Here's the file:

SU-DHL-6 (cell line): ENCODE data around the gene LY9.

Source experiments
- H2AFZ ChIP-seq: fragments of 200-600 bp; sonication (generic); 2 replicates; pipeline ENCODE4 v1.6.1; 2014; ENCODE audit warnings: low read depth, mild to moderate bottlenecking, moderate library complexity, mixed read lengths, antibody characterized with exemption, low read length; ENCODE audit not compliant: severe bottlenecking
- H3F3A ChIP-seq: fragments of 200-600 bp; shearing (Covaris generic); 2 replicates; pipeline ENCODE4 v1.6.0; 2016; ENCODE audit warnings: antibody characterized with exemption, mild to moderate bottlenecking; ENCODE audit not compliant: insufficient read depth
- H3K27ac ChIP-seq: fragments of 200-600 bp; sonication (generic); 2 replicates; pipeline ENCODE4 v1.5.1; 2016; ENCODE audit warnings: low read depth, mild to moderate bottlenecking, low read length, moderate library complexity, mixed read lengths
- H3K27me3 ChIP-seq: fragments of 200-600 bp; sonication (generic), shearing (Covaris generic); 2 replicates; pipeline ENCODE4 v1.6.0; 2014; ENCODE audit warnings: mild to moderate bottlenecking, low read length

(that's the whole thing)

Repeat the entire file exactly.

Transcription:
SU-DHL-6 (cell line): ENCODE data around the gene LY9.

Source experiments
- H2AFZ ChIP-seq: fragments of 200-600 bp; sonication (generic); 2 replicates; pipeline ENCODE4 v1.6.1; 2014; ENCODE audit warnings: low read depth, mild to moderate bottlenecking, moderate library complexity, mixed read lengths, antibody characterized with exemption, low read length; ENCODE audit not compliant: severe bottlenecking
- H3F3A ChIP-seq: fragments of 200-600 bp; shearing (Covaris generic); 2 replicates; pipeline ENCODE4 v1.6.0; 2016; ENCODE audit warnings: antibody characterized with exemption, mild to moderate bottlenecking; ENCODE audit not compliant: insufficient read depth
- H3K27ac ChIP-seq: fragments of 200-600 bp; sonication (generic); 2 replicates; pipeline ENCODE4 v1.5.1; 2016; ENCODE audit warnings: low read depth, mild to moderate bottlenecking, low read length, moderate library complexity, mixed read lengths
- H3K27me3 ChIP-seq: fragments of 200-600 bp; sonication (generic), shearing (Covaris generic); 2 replicates; pipeline ENCODE4 v1.6.0; 2014; ENCODE audit warnings: mild to moderate bottlenecking, low read length